That may well happen. It is important that the interim period should be used to examine those issues and to shape the legislation. I wanted simply to make the point at the outset that we should not be carried away by the idea that it is necessarily a good thing that the tag of national park should be applied to a particular area of the country. All parties have much to contribute to this debate, and we should not get hung up on particular tags.
Like the First Minister, whom I welcome back to the chamber, we want a flourishing enterprise economy in Scotland; indeed, we invented the concept when the Labour party was back in the stone age. Unfortunately, the Labour party has no idea about how to create such an economy, as the transport bill outlined in the Executive's programme amply demonstrates. An enterprise economy requires low taxation. That is why we are totally opposed to enabling the introduction of city-entry taxes, road tolls and parking taxes. During the election campaign, we warned that Labour intended to penalise the family motorist and hurt the competitiveness of our businesses, heaping tolls and taxes on the fuel taxes and excise duties that have been the feature of Gordon Brown's three budgets to date, and of which there are undoubtedly more to come.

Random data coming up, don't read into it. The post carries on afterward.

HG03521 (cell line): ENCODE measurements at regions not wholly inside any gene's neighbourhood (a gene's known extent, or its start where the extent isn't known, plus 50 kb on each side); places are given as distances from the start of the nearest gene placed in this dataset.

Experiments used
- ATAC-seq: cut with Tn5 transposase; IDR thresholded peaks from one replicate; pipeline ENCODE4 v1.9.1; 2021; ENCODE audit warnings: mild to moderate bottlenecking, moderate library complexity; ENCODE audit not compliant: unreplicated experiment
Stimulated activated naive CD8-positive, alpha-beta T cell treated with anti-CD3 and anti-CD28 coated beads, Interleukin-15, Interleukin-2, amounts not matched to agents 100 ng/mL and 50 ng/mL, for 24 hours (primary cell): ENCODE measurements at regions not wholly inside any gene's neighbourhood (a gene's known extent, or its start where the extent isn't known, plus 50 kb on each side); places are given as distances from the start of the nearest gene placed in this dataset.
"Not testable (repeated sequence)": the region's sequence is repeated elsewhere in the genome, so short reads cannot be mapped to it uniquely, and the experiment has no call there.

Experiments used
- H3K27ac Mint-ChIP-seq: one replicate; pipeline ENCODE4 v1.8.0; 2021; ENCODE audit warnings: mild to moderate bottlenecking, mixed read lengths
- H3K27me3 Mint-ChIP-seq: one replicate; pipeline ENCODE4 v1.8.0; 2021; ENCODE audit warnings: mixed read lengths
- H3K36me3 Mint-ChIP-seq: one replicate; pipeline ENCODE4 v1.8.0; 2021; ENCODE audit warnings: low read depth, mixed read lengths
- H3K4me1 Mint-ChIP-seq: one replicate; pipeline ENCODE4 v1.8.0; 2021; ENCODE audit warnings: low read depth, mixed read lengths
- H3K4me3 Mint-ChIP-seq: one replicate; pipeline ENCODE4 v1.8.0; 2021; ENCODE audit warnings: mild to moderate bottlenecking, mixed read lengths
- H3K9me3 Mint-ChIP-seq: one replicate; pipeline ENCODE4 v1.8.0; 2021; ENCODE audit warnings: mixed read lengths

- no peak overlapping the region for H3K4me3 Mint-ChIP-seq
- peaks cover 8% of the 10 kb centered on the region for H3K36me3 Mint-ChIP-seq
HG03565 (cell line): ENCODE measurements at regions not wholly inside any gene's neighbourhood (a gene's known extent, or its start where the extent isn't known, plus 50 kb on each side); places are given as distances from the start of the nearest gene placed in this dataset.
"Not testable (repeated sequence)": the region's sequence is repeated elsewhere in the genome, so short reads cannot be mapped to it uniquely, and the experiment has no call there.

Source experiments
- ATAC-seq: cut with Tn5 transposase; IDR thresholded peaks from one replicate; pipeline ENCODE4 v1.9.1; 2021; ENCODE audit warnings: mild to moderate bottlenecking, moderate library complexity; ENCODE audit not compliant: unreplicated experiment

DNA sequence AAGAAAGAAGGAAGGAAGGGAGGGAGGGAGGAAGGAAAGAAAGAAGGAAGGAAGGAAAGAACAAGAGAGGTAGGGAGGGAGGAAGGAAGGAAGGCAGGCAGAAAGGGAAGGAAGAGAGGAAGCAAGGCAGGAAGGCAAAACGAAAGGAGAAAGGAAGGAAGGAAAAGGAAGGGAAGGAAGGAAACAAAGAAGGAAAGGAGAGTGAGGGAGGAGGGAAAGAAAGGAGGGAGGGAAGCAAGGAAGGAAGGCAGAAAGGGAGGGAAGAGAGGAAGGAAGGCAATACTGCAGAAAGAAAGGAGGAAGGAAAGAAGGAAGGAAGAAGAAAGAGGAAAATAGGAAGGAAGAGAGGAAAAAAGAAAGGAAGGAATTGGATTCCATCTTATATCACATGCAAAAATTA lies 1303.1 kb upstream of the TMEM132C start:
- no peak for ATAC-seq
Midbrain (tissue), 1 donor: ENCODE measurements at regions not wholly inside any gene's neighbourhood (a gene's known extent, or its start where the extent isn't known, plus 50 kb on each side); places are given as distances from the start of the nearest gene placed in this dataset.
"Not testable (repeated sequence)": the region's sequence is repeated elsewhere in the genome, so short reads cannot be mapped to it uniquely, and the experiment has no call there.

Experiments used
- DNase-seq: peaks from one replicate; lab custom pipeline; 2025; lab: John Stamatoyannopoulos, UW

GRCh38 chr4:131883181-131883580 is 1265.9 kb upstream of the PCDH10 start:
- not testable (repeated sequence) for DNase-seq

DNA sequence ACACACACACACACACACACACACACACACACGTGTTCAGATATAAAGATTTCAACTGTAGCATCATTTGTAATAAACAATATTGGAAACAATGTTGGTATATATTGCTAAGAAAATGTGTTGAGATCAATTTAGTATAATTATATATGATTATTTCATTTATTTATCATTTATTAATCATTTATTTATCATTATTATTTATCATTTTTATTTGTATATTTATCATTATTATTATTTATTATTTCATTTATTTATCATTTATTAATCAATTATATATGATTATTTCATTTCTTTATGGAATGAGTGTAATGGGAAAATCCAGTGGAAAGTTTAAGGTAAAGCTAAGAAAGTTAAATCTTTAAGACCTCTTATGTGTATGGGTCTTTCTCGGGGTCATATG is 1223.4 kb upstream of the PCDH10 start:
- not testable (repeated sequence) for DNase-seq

We have been proved right. The Labour party wants roads for the rich. We want roads for the people, whose taxes have already paid for them and who continue to pay for them every time they go to the petrol pump to fill up their car or go to the post office to renew their tax disc.